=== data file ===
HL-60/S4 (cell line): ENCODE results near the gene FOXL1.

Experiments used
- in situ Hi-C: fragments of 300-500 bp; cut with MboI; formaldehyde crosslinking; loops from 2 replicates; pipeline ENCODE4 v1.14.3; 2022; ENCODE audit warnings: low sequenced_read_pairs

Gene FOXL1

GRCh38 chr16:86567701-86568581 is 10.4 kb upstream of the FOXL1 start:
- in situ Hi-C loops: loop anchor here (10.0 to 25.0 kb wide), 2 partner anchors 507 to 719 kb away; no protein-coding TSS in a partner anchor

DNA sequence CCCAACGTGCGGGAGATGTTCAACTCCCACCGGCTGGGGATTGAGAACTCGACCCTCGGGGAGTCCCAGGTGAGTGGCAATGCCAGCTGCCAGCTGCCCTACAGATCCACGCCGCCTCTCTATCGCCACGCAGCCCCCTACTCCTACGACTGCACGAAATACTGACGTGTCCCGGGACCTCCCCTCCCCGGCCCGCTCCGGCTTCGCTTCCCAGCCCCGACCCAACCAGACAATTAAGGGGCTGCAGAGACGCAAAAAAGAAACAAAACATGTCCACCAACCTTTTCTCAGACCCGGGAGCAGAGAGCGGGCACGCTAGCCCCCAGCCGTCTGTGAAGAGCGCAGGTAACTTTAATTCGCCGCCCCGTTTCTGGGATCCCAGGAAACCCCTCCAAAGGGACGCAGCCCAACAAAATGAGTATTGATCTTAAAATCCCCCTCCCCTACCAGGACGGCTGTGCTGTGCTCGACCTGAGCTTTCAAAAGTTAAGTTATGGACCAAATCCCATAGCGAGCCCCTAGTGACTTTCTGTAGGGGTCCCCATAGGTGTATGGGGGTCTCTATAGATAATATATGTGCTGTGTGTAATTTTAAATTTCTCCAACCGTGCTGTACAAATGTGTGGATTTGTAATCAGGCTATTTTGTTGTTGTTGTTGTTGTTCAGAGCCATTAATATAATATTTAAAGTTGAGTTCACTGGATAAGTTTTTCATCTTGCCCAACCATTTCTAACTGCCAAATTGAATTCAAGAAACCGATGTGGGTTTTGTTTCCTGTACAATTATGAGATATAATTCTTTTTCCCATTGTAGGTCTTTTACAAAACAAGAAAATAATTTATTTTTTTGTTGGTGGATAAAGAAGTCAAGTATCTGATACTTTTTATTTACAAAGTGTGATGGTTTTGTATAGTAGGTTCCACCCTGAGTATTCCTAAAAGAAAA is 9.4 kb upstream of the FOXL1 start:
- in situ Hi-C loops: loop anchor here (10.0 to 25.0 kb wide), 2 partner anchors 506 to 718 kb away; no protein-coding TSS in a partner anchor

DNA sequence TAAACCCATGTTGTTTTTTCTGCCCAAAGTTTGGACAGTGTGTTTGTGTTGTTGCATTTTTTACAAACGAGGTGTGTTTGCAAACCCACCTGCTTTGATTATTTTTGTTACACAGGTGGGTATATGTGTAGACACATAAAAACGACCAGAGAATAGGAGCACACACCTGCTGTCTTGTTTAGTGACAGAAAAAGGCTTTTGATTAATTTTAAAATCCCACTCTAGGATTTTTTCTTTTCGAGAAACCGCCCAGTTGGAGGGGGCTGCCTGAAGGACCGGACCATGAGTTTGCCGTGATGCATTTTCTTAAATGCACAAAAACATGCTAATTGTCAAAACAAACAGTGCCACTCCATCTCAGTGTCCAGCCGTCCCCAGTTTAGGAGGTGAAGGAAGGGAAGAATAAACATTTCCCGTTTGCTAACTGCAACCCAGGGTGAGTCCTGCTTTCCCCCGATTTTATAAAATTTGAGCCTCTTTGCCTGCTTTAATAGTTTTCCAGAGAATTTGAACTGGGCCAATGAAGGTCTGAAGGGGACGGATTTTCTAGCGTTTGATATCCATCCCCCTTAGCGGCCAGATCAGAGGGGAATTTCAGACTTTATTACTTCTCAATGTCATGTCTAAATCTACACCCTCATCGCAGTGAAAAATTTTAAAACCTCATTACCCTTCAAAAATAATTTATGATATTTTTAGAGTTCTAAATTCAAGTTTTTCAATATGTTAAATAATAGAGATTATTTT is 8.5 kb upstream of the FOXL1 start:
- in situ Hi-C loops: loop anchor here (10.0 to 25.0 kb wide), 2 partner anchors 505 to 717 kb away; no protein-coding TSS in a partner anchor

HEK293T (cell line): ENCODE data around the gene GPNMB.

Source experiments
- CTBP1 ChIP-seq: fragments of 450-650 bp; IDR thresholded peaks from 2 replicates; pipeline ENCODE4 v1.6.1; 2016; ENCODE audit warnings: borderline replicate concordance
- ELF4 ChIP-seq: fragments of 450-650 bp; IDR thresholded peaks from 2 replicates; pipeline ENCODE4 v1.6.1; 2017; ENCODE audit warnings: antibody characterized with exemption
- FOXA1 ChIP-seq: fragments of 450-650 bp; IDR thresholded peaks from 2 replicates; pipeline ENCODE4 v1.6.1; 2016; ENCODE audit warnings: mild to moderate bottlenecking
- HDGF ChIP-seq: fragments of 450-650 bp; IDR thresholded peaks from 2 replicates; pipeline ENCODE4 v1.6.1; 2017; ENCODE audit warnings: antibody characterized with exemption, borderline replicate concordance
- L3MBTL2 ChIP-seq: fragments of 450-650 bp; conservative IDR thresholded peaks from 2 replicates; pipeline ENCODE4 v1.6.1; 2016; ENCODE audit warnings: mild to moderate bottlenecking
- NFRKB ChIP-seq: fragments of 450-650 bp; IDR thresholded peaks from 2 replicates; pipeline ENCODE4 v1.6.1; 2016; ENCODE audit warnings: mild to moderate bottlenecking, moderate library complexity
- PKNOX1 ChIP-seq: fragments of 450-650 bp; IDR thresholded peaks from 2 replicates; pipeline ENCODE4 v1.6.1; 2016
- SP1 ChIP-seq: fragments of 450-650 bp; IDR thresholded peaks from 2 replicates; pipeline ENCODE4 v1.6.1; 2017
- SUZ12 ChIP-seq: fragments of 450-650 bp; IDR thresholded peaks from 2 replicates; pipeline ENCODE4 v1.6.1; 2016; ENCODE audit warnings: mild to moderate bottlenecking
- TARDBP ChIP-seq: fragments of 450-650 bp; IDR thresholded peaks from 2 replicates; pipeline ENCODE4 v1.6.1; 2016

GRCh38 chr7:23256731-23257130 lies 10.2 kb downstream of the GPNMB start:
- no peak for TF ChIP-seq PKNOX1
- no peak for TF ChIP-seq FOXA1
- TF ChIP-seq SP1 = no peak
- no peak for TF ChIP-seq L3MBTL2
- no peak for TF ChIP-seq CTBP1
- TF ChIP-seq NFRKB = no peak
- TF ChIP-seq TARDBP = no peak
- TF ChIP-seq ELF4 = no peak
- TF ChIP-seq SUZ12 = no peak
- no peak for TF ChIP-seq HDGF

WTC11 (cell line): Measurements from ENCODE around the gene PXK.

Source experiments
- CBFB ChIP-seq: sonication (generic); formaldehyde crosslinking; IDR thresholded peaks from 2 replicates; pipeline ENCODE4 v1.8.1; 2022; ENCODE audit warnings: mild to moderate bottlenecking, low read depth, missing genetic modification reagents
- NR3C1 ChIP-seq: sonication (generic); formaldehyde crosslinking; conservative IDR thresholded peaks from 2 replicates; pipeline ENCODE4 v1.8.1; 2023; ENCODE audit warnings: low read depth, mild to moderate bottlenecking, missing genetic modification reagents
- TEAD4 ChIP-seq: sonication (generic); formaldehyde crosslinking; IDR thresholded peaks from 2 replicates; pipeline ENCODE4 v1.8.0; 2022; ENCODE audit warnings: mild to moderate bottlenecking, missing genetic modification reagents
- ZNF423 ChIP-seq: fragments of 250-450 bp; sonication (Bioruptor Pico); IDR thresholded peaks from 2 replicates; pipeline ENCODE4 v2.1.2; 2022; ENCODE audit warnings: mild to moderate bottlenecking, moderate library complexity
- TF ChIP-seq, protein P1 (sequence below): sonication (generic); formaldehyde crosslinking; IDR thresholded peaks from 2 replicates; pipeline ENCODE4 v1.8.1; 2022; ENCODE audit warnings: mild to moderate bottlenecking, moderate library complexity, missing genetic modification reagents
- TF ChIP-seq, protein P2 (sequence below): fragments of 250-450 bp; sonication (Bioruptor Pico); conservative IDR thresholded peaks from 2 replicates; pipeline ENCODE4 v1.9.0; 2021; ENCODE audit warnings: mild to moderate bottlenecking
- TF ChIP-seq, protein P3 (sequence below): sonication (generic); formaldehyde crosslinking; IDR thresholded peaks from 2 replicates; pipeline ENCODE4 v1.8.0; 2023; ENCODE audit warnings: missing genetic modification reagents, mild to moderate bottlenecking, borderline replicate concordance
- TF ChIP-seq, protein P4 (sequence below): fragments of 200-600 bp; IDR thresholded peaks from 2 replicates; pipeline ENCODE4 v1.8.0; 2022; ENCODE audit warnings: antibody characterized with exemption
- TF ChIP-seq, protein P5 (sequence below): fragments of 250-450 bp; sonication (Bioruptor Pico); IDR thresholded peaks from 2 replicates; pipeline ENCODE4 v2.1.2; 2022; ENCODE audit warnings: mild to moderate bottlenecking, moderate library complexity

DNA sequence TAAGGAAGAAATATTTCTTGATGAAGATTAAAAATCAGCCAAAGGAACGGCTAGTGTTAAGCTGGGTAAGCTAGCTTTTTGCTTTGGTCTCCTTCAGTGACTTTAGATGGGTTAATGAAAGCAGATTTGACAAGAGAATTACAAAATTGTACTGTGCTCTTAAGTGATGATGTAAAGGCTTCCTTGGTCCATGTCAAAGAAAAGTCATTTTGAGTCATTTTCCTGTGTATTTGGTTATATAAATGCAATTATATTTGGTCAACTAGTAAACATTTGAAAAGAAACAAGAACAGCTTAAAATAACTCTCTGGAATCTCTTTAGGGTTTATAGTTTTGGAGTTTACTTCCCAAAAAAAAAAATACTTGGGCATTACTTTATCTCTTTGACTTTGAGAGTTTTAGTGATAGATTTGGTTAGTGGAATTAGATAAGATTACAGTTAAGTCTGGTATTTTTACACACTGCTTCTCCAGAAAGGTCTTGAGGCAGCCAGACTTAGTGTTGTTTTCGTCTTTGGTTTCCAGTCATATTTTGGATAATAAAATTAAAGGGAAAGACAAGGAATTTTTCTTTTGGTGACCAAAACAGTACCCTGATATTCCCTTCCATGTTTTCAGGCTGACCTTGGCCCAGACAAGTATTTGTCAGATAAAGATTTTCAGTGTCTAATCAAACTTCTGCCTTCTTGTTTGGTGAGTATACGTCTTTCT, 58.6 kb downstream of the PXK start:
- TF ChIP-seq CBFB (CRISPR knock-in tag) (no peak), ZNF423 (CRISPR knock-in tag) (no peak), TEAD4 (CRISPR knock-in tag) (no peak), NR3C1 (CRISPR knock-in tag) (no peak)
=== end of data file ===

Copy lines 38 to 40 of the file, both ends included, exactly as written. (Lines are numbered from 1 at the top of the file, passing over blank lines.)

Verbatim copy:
- TEAD4 ChIP-seq: sonication (generic); formaldehyde crosslinking; IDR thresholded peaks from 2 replicates; pipeline ENCODE4 v1.8.0; 2022; ENCODE audit warnings: mild to moderate bottlenecking, missing genetic modification reagents
- ZNF423 ChIP-seq: fragments of 250-450 bp; sonication (Bioruptor Pico); IDR thresholded peaks from 2 replicates; pipeline ENCODE4 v2.1.2; 2022; ENCODE audit warnings: mild to moderate bottlenecking, moderate library complexity
- TF ChIP-seq, protein P1 (sequence below): sonication (generic); formaldehyde crosslinking; IDR thresholded peaks from 2 replicates; pipeline ENCODE4 v1.8.1; 2022; ENCODE audit warnings: mild to moderate bottlenecking, moderate library complexity, missing genetic modification reagents